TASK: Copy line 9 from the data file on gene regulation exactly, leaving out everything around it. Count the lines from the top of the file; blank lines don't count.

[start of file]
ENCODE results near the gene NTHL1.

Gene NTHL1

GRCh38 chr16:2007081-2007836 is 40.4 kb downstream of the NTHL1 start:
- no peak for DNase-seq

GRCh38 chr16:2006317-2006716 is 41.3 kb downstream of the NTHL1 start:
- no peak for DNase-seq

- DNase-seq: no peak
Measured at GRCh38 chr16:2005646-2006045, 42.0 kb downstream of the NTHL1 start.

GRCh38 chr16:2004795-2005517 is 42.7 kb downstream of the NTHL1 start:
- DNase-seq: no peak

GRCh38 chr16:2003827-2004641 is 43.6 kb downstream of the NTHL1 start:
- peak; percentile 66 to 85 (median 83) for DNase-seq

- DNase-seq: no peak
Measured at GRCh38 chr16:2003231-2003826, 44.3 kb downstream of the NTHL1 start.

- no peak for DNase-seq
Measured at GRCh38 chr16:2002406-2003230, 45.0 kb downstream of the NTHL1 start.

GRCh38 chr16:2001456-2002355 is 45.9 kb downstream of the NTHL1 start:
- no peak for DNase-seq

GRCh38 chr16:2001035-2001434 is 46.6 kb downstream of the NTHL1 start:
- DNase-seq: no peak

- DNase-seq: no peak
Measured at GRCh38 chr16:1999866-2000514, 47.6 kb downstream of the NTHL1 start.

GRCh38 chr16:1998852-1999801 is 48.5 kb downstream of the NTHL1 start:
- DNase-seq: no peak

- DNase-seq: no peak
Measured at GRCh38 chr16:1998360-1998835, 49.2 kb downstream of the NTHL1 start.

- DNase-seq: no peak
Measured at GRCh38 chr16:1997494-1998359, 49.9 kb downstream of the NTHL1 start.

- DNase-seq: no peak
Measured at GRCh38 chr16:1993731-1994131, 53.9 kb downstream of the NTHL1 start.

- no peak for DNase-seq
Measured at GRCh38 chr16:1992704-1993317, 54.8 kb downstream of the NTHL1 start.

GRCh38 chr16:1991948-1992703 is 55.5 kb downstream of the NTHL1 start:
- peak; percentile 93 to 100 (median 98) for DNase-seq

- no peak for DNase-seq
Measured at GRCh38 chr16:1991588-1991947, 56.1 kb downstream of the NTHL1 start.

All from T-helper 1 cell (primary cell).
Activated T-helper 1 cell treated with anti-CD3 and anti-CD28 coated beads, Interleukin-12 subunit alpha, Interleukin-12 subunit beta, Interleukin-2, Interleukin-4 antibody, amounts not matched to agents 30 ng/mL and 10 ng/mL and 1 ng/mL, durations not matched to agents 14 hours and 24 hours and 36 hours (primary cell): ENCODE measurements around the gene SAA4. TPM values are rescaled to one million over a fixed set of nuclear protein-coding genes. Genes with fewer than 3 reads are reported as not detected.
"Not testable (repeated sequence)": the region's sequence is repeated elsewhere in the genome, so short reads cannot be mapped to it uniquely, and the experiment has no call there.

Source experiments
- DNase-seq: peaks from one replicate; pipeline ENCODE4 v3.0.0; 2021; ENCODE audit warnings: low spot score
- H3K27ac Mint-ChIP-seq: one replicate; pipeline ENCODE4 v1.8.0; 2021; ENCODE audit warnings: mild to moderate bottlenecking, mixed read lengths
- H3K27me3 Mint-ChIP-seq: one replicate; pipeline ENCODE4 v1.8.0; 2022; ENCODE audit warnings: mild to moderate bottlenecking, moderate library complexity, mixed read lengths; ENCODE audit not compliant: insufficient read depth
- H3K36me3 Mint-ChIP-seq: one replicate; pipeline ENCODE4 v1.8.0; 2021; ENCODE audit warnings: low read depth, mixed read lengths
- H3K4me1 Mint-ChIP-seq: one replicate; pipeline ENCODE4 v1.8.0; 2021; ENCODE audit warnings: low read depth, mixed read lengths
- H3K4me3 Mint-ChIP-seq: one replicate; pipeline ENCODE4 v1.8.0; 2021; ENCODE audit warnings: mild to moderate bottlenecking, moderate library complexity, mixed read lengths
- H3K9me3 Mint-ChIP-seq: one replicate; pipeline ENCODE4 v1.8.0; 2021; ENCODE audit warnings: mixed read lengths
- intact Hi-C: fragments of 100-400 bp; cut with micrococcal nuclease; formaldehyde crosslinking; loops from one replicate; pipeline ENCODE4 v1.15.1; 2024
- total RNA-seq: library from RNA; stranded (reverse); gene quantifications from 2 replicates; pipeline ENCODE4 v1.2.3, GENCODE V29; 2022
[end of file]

GRCh38 chr16:2004795-2005517 is 42.7 kb downstream of the NTHL1 start: